Register for an account

X

Enter your name and email address below.

Your email address is used to log in and will not be shared or sold. Read our privacy policy.

X

Website access code

Enter your access code into the form field below.

If you are a Zinio, Nook, Kindle, Apple, or Google Play subscriber, you can enter your website access code to gain subscriber access. Your website access code is located in the upper right corner of the Table of Contents page of your digital edition.

Environment

James Hansen: The Bilbo Baggins of Climate Politics

The IntersectionBy Chris MooneyJanuary 8, 2008 9:37 PM

Newsletter

Sign up for our email newsletter for the latest science news

In the latest issue of New Scientist, I've got a review of climate change journo Mark Bowen's new book, Censoring Science: Inside the Political Attack on Dr. James Hansen and the Truth of Global Warming. I have to say, this book is right up my presumed alley, and yet I had a hard time getting through it. You can't read the entire New Scientist review online, but here are a few parts:

Unfortunately, while Bowen gives play-by-play details - who emailed whom, who sat in on what meeting - Hansen remains curiously distant, or just plain absent, from much of the narrative. The story of his past is given only in a brief interlude in the book's early chapters, and Hansen's central intellectual history - how he became the most influential climate scientist in the US, the discoveries that increasingly frightened him - is held at bay until the third-to-last chapter of the book, where Bowen finally hits his stride.... In the end, I believe we should think of James Hansen as an exceedingly reluctant hero, and an uncomfortable one to boot - the Bilbo Baggins of climate politics. Here's a guy who really just wanted to get back to the hobbit hole of his research, but who was forced by the political situation in which he found himself - and the failures of others to step up and do the job - to march off and confront the dragon. But Hansen seized the moment and took the risk when many others did not, and for that he deserves to be celebrated.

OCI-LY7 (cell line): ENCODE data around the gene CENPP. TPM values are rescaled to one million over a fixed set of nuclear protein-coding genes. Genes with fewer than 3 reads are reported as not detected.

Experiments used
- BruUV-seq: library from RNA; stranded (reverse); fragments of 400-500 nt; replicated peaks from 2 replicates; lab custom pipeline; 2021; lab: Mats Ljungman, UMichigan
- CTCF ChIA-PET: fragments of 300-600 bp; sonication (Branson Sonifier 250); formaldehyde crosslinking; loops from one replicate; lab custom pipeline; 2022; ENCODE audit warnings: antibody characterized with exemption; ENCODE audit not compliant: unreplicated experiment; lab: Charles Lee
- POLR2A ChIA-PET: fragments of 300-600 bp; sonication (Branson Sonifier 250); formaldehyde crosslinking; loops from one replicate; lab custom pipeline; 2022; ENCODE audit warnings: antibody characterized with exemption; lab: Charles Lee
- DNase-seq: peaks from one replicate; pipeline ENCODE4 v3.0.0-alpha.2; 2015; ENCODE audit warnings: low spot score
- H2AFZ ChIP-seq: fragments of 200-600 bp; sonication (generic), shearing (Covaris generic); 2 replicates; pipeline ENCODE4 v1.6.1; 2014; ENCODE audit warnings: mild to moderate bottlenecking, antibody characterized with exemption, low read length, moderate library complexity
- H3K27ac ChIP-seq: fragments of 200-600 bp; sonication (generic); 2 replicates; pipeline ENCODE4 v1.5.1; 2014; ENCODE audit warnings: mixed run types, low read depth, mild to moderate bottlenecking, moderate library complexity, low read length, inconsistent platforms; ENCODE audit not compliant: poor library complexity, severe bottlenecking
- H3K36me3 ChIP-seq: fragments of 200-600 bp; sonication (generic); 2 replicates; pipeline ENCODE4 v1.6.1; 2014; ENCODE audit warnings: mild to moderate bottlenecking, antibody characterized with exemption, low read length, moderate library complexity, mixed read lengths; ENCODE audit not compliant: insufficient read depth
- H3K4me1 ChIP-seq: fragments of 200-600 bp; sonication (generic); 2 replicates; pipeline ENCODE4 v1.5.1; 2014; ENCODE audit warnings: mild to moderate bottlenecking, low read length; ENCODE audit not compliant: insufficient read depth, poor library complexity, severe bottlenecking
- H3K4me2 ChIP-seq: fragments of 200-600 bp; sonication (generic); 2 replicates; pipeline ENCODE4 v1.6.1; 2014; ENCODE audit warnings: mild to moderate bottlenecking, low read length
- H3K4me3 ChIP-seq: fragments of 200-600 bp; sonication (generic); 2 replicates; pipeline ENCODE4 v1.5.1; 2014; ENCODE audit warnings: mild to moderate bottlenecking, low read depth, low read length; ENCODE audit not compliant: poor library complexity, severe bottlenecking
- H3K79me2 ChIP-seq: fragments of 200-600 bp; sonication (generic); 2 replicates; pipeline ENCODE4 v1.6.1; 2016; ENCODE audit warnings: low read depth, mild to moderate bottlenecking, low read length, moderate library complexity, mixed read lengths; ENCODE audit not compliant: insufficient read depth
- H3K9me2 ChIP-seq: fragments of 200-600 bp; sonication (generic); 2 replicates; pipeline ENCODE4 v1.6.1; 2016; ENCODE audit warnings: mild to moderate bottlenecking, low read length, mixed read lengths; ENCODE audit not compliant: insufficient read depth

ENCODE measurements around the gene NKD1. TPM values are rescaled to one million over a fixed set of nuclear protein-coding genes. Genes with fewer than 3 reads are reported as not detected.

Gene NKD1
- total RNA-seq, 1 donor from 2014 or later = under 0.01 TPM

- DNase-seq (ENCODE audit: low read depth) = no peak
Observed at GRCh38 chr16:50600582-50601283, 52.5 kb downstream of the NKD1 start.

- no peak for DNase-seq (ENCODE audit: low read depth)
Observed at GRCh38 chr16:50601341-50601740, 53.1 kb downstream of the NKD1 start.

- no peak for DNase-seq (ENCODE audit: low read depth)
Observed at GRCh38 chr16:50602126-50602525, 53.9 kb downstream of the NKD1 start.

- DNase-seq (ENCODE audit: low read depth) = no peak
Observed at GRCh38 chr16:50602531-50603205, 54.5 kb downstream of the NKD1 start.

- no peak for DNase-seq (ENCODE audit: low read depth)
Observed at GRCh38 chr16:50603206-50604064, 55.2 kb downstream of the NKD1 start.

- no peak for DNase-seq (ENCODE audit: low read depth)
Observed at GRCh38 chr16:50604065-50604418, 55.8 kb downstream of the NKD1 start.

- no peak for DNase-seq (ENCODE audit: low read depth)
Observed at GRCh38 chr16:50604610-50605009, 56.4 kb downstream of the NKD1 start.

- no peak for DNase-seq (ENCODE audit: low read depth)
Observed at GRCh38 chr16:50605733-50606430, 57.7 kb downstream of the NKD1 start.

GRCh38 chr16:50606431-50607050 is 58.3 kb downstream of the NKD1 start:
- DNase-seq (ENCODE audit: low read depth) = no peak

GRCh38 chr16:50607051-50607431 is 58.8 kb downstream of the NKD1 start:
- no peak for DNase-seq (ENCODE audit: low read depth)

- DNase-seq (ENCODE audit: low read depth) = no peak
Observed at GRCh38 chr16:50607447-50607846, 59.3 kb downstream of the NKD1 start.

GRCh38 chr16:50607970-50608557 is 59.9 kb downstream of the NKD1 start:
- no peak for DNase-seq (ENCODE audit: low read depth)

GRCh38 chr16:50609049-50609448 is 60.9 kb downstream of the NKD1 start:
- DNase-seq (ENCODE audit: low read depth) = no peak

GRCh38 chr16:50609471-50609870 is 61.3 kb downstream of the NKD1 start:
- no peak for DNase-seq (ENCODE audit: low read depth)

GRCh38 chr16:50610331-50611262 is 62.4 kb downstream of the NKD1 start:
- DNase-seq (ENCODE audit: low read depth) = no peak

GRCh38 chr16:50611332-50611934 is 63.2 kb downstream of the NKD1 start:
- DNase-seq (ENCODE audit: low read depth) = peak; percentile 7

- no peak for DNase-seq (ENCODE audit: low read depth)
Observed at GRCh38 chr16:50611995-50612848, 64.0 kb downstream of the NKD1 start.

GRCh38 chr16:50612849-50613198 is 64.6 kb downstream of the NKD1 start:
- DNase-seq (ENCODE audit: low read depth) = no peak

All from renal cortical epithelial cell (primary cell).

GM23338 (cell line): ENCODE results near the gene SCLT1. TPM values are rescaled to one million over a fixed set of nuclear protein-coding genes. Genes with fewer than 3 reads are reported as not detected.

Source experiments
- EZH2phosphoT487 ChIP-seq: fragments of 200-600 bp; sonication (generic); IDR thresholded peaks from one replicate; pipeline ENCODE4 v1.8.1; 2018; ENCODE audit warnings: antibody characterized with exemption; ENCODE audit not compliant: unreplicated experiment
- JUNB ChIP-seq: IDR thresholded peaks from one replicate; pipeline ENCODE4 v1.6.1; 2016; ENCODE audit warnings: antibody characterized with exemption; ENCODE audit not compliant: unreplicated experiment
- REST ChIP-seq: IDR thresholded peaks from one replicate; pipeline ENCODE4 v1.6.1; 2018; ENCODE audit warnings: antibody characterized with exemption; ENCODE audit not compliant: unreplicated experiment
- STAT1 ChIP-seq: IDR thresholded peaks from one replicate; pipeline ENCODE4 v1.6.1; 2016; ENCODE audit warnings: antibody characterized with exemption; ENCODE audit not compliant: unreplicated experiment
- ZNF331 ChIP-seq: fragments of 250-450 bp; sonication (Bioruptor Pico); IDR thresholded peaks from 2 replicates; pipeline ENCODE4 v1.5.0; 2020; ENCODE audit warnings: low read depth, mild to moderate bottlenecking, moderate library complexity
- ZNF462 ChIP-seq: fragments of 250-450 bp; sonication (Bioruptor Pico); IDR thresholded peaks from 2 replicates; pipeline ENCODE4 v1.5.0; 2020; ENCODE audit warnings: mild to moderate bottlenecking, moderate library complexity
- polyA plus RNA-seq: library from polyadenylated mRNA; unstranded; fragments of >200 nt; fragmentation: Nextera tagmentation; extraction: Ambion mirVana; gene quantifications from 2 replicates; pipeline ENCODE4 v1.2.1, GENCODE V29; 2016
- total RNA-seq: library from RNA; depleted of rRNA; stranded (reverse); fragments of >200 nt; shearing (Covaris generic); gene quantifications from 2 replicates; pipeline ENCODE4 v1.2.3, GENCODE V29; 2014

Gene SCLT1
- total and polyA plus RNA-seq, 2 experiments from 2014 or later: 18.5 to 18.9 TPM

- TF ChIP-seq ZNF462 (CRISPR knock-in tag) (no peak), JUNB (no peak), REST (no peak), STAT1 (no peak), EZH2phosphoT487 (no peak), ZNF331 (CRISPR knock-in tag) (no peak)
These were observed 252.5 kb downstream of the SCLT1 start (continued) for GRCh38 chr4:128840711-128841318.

Anyways, as I think you can see, I feel pretty strongly that Bowen should have given us James Hansen first, and a "war on science" narrative second. But that didn't happen. Too bad...

    3 Free Articles Left

    Want it all? Get unlimited access when you subscribe.

    Subscribe

    Already a subscriber? Register or Log In

    Want unlimited access?

    Subscribe today and save 70%

    Subscribe

    Already a subscriber? Register or Log In